An advocacy group called Alliance for Justice made a pre-emptive strike against the court on Wednesday. It released a report alleging that many appeals court judges have extensive ties to the oil industry, including the three-judge panel that will preside over the drilling ban hearing.

The extended cleanup time is wreaking havoc on local businesses. Oysterman Vlaho Mjehovich told CNN the damage to the local waters has long-term repercussions.

"I've seen areas go for 10 years without oysters coming back. This is not going to be done and fixed overnight. People have to understand. This will take years to come back. What do you do? I had a business. Now, I don't have a business. My business was taken from me overnight. I have to go look for a job now now," Mjehovich said.

Fears over the spill are now extending all the way to Florida's Atlantic shores. Small tar balls continued to wash ashore Wednesday at Cocoa Beach, just south of Cape Canaveral, but their source will have to be determined through testing in the coming days.

CNN's Vivian Kuo contributed to this report

Filed under: Environment • Gulf Oil Spill
soundoff (3 Responses)
  1. Smith in Oregon

    NOAA and the FDA are nearly entirely looking for polycyclic aromatic hydrocarbons, or PAHs, the most common carcinogenic components of crude oil to alert the public that Gulf of Mexico seafood and shellfish are 'safe' to consume.

    Aromatic hydrocarbons evaporate, the Louisiana heavy crude from this Louisiana BP blown Oil well in the Mercando oil field is composed of some 50% Asphalt. Thousands of petrol-chemicals are NOT being tested for and have ZERO federal levels of safe to unsafe that are established. The paltry few elements and compounds that even have a federal level of safe to unsafe are tiny in comparison to those that are detectable thru a mass spectrometer or gas chromatograph test.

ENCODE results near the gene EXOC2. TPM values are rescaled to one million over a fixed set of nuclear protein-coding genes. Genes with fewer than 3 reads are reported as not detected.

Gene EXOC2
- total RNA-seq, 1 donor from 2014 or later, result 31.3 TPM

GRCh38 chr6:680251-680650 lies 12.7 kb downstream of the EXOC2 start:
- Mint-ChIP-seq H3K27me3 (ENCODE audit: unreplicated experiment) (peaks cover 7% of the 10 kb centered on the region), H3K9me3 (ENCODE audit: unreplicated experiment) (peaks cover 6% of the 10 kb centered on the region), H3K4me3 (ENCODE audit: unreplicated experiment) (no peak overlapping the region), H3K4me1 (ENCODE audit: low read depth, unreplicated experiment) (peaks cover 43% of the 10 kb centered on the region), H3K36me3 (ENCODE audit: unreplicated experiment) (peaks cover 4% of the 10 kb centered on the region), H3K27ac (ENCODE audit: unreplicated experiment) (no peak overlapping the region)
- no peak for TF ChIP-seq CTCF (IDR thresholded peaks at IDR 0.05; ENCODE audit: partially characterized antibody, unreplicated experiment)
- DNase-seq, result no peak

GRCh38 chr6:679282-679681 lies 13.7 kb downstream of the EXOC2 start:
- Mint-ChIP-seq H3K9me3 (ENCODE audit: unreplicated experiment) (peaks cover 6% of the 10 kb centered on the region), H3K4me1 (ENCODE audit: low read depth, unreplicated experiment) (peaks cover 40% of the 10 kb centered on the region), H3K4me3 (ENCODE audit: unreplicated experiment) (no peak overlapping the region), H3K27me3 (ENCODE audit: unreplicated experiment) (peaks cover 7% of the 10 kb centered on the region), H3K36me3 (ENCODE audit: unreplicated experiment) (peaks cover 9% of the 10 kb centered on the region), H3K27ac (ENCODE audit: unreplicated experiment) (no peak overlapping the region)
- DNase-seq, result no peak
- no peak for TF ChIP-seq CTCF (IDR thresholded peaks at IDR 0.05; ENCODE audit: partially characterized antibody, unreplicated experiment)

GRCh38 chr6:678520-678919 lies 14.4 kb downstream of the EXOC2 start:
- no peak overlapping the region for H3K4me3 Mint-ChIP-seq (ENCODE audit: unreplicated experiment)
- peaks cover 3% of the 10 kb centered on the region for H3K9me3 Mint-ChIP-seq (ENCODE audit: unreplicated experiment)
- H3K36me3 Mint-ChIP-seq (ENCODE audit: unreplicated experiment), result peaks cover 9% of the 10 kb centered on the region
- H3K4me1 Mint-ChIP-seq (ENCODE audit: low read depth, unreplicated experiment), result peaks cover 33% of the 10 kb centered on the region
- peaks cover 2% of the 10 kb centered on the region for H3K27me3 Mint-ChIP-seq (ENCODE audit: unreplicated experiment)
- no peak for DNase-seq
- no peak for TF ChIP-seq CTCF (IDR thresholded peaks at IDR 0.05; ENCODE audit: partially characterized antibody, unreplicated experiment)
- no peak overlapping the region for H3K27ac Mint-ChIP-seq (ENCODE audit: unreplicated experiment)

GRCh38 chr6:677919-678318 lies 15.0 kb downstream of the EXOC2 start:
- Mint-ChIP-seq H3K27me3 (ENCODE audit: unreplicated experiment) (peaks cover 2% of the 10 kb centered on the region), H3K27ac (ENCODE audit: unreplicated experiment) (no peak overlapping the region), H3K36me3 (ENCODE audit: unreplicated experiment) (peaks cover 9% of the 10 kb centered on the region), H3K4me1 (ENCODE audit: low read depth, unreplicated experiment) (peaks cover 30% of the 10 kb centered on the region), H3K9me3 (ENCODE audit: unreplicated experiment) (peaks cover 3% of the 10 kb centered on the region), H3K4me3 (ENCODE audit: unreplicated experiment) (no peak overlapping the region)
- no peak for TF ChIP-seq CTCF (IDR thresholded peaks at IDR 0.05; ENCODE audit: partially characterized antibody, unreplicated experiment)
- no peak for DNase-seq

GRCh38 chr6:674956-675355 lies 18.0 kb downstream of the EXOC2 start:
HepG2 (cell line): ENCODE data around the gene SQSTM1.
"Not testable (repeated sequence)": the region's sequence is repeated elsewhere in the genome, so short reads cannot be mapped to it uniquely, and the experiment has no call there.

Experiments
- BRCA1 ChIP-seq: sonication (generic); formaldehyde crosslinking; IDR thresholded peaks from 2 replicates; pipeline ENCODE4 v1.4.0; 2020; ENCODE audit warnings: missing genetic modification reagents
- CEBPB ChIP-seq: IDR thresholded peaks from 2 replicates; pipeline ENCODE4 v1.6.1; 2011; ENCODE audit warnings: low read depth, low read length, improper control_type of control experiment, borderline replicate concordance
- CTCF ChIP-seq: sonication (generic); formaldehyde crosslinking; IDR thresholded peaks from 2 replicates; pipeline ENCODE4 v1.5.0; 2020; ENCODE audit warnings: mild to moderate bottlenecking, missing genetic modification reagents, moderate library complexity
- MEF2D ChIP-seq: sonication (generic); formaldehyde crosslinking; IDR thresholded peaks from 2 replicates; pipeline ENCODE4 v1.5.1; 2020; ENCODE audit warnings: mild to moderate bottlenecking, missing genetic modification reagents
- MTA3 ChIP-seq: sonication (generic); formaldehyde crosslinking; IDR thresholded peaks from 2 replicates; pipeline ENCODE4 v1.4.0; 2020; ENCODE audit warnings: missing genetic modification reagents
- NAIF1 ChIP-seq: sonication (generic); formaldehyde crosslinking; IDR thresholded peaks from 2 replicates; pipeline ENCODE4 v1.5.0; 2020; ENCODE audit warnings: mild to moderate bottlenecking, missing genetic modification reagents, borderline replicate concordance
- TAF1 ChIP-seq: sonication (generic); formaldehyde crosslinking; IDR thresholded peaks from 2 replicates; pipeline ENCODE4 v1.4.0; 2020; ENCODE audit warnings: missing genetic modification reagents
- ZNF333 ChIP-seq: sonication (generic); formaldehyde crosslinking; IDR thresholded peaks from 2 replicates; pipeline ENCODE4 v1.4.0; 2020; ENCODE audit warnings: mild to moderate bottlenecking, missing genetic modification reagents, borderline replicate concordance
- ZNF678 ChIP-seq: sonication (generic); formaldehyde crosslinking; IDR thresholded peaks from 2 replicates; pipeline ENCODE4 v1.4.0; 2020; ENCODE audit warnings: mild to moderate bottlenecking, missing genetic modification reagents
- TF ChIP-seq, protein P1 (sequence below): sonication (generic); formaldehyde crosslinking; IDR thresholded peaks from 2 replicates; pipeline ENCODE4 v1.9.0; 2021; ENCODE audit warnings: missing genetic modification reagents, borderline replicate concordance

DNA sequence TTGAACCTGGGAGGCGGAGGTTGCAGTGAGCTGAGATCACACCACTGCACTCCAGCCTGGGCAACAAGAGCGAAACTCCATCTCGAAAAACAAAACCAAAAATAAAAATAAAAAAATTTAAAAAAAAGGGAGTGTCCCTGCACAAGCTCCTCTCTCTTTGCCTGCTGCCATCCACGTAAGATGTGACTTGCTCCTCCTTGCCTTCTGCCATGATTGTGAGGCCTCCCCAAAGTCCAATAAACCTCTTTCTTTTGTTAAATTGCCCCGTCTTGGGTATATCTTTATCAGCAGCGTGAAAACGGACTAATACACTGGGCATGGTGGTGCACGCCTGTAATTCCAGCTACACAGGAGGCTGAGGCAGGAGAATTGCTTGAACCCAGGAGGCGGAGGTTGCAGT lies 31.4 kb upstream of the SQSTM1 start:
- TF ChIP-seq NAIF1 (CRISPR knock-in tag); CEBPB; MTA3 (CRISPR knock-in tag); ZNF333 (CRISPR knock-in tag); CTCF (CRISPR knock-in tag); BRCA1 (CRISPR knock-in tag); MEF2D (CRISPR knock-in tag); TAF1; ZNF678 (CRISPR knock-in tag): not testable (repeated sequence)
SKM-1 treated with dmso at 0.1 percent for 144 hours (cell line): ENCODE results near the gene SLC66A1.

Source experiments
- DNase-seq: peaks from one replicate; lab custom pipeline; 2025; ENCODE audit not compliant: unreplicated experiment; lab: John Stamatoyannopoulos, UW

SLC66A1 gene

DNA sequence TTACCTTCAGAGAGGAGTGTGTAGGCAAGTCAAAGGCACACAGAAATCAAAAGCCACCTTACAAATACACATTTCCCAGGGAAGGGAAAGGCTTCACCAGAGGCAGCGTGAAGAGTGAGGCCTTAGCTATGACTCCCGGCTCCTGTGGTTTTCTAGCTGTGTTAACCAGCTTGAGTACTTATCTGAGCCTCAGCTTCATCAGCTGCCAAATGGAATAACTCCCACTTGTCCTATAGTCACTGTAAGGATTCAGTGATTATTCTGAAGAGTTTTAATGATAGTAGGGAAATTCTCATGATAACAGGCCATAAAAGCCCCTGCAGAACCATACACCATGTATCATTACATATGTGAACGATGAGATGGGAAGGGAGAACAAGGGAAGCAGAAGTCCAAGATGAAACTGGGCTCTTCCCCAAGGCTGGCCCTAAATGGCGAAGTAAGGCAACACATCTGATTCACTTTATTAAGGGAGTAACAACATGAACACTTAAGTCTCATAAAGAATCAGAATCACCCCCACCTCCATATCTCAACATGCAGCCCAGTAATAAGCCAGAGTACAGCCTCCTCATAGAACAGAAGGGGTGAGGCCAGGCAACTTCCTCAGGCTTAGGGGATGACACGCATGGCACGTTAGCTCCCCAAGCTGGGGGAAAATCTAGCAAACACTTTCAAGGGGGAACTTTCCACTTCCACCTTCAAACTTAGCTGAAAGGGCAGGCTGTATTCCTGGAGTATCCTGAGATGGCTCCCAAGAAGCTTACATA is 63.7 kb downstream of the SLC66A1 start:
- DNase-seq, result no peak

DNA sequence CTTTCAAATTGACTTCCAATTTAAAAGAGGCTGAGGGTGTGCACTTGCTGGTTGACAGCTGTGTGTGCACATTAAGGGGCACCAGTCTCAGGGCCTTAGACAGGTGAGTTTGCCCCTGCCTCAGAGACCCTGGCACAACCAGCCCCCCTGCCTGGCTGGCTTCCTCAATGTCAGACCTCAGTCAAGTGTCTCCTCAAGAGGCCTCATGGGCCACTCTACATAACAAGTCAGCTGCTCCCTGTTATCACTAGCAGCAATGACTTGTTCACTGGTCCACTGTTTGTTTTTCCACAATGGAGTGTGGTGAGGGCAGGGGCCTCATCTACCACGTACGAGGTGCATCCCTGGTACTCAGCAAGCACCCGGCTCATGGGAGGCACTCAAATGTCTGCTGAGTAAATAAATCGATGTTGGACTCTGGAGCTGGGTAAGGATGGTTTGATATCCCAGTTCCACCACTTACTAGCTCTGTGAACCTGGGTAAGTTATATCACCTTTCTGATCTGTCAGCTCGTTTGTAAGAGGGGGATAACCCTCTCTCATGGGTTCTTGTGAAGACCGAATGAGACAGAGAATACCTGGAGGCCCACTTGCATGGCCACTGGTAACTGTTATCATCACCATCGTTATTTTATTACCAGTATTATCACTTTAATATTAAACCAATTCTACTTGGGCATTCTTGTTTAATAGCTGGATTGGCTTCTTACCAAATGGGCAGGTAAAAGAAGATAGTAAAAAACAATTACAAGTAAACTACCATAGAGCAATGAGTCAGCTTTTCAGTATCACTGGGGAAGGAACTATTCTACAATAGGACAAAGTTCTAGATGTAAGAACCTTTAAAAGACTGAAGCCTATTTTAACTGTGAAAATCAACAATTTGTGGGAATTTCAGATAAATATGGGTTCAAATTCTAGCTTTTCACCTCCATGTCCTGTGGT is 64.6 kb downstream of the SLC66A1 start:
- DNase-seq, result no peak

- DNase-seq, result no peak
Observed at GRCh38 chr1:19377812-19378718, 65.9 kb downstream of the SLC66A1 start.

Highly elevated levels of Mercury, Lead, Cadmium, Titanium and dozens of pesticides are found in ALL seafood, shellfish and aquatic life from many decades of Republican led corporations that have recklessly dumped their toxic waste into the world's Oceans rather than pay to have those same hazardous waste products from their slave labor plants properly and safely disposed of.

    Notice these recent federal seafood sample results are entirely omitting all mention of these known to be present toxic, poisonous compounds. None of which are 'Healthy' to consume. There is no amount of Mercury, Lead, Lead, Cadmium and Titanium that is 'Healthy' for you, your spouse and your children to consume.

    Does that make it 'safe' ?

    July 11, 2010 at 10:24 pm |
  2. Ron

    Why can't BP use a sharkbite ball valve to stop all this oil from going into the gulf ?

    July 11, 2010 at 7:30 am |
  3. hilroy

    Regarding the oil spill, these laws which favors big oil and the deregulations in place was a contributing factor in the oil spill.

    But enough of that, let us blame the president for for everything that is wrong in these United States and for the laxed laws which were in place maybe long before he was born.

    And just when you think things could not get any hotter we see the New Black Panthers spewing their hate on the streets.

    Well, CNN provided and still does the Tea Party Express with lots of time to spew their hatred of the president so let us see if they provide the New Black Panthers with their air time. I would be stupid to bet on that.

    Come to think about it, The New Black Panther Party does have a point on racism and the powers who benefit from in America.

    July 9, 2010 at 7:25 am |